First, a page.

lavish celebration of the best and brightest movies from 2010. Stars were interviewed on the Red Carpet, badly timed jokes were cracked by the ceremony's younger-skewing hosts, the network's five second tape delay came in handy during Melissa Leo's Best Supporting Actress acceptance speech, and gold statuettes were handed out to some of Hollywood's most deserving artists/entertainers. But one significant figure in the entertainment industry was nowhere to be found during the proceedings: Charlie Sheen.
Despite his absence (court-ordered or otherwise), Sheen's presence could be felt in two instances throughout the night: once when a drag-clad James Franco cracked a passing joke, and once when a promo for Sheen's upcoming interviews with Good Morning America and 20/20 aired during the telecast. Gee, given his recent epic BIFF on a radio interview with Alex Jones - leading directly into the announcement that Two and a Half Men is no longer a viable television program - you'd think he would stay away from public exposure for a while. But prudence was clearly never the Sheen way...
Selections from said epic BIFF can be found in this article - I wanted to give it its own paragraph, lets it get lost in the shuffle. You can find the full audio here. It really is some pretty amazing stuff. I don't know where he found the inspiration for such powerful vitriolic rants (my first guess would be the drugs he was taking, and my second guess would be a reaction from quitting said drugs cold turkey), but I think he could be on to something, both in style and in substance.
One thing is evident from listening/reading to this interview: Charlie Sheen is on a power trip. Whether it's the after effects of a cocaine-fueled delirium (in yesterday's interview with NBC News, he references "7-gram rocks") or whether he has actually transcended into a higher level of being, he clearly thinks of himself as far above the rest. Amidst inane babblings about Pope-funded conspiracy theories (see title), references to his army of invisible assassins, and favorable self-comparisons to fighter jets, Sheen pokes fun at the "unevolved minds" of those who "can't process" the pure awesomeness with which he lives his life. This theory of evolution calls up at once Nietzsche's ubermensch - also to a lesser extent Professor Xavier's X-Men.
Another example of his winning ways is his ability to instantly cure his "disease" (i.e. his substance dependency) with the power of his mind. And so far this cure has seemed to stick - as of Thursday's radio interview, a series of drug tests had revealed that Sheen had been drug free for 72 hours. Don't expect Sheen to return to the clinic for more testing any time soon, though - his conditions regarding a urine test: "the first one's free, the second one goes in your mouth."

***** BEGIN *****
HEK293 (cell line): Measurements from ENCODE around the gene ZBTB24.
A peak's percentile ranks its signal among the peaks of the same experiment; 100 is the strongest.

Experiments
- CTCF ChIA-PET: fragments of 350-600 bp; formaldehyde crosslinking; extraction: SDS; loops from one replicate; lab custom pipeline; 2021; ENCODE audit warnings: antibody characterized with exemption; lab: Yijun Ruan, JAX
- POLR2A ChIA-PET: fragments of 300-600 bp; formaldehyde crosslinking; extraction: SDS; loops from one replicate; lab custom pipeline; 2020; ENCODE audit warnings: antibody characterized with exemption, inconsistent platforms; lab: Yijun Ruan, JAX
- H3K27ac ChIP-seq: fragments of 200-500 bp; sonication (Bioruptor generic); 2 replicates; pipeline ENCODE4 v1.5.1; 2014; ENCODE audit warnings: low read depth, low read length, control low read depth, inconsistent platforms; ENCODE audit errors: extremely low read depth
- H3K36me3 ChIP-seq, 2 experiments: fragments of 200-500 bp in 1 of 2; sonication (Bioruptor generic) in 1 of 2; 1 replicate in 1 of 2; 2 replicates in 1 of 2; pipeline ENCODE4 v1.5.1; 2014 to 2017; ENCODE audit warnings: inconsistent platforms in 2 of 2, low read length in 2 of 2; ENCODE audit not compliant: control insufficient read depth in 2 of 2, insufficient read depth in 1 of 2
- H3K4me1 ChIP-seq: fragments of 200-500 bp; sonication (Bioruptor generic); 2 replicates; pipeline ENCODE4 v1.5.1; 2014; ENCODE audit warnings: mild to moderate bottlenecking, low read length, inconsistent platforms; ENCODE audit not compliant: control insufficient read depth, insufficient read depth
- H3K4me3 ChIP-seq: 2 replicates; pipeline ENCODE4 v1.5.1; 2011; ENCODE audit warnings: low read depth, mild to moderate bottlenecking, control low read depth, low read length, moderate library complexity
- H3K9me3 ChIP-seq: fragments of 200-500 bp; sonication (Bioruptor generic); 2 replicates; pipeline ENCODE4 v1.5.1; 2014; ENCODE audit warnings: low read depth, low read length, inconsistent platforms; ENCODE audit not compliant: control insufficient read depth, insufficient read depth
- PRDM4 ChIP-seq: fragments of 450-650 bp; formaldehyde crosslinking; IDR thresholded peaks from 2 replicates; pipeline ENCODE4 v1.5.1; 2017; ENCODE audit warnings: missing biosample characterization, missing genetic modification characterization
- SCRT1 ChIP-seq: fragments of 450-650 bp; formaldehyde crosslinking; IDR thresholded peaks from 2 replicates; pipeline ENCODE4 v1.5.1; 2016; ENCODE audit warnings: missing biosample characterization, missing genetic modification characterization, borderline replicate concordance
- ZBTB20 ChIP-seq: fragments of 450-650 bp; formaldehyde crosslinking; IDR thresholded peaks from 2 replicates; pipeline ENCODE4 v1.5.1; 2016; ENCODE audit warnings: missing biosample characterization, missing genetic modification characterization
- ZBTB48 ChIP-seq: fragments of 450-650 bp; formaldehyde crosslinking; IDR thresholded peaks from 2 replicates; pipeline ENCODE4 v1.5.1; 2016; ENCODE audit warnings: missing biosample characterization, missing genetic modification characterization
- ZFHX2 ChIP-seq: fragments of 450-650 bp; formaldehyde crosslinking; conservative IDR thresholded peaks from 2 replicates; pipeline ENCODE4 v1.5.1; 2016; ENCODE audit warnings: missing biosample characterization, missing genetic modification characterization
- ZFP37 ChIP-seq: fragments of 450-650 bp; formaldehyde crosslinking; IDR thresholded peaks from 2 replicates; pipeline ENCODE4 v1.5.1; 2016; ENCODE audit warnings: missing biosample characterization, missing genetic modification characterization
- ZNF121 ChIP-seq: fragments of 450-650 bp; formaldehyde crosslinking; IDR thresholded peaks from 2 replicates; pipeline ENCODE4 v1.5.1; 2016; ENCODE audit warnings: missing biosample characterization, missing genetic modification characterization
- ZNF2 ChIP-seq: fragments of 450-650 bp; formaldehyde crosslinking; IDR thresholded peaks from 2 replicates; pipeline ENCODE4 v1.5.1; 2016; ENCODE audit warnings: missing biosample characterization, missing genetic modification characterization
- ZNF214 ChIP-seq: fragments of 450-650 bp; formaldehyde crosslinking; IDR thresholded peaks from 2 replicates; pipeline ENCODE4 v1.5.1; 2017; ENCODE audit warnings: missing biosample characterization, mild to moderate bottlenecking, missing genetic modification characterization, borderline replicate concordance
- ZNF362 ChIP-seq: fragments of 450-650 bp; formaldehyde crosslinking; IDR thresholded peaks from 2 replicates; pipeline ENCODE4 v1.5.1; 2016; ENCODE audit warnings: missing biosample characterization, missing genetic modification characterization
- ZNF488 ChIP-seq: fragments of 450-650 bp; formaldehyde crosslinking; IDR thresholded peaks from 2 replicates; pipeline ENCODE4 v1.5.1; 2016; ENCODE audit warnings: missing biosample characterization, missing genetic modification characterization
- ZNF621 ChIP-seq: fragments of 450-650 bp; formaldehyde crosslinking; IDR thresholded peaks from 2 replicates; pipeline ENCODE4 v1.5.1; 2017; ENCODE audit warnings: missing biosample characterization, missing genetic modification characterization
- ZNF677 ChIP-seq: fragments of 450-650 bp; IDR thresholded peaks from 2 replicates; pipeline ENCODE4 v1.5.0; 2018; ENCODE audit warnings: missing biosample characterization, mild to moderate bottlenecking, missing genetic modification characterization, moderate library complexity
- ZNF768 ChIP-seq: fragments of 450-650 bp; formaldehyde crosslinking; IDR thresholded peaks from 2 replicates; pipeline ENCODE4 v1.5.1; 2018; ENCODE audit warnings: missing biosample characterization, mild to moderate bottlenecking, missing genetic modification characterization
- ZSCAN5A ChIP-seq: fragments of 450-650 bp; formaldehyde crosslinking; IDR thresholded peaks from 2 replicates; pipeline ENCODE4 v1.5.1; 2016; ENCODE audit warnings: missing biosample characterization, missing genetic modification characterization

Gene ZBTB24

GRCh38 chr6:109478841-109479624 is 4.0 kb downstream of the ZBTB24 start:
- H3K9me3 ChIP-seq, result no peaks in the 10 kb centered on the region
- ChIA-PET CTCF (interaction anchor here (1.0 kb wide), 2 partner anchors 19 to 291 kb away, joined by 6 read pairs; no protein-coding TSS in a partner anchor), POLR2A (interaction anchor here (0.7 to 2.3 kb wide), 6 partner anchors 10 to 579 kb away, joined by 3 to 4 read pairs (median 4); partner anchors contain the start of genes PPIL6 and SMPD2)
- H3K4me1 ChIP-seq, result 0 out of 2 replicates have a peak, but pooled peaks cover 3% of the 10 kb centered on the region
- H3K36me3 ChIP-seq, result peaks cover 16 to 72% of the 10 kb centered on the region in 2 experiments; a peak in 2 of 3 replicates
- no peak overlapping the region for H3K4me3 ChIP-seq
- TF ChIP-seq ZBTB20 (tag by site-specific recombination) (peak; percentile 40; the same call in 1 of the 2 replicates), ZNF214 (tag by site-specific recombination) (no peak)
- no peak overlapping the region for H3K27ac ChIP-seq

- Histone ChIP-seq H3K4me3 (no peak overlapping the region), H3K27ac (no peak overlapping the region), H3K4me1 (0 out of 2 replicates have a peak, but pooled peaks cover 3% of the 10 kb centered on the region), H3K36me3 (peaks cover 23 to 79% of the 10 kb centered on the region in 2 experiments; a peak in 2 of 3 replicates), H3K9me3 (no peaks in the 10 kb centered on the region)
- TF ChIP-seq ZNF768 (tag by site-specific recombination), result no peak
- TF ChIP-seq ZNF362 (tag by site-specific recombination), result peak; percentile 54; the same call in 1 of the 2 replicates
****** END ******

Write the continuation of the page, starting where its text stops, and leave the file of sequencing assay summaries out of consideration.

He also appears to have internalized his father's character's journey in the Vietnam War classic Apocalypse Now. During the interview, he revealed to Alex the design of his newest tattoo (discussed at minute 8 of the audio): the banner from the "Death From Above" card Col. Kilgore throws onto his victims... juxtaposed with the apple from The Giving Tree. "There's my life. Deal with it. Oh, wait. Can't process it. Losers. Winning. Buh-bye!" I think Sheen's commentary speaks for itself on that one...
I heard from someone who knows someone with a background in cognitive neuroscience that when people listen to someone who they genuinely believe has healing power from God, or who claims to speak in tongues, etc., their frontal lobes totally shut down. The section of their brains that process rational thought go out to lunch, and it's essentially as if they've been temporarily lobotomized. This is the effect that great religious orators have on their followers.
Meanwhile, who are the great orators of today? Politicians? Enlightened listeners can easily see that they're just looking for votes. Corporate leaders? They focus so much time and energy into perfecting their business acumen that most freeze up in front of a microphone. Sports stars? Half the time they're inspiring, half the time they're embarrassing, none of which is particularly insightful.
When push comes to shove, today's greatest orators are actors, those who have trained to use their voices as an instrument to trigger human emotion. And since today's culture is all about catching celebrities at their worst, the great speeches of the great orators aren't ones they've rehearsed or practiced, they're the spur-of-the-moment outbursts that reveal the true personalities of these people who we watch every day.
Charlie Sheen has revealed that he is a self-destructive mess who has very little regard for anyone but himself. And I will continue to follow his story to whatever end.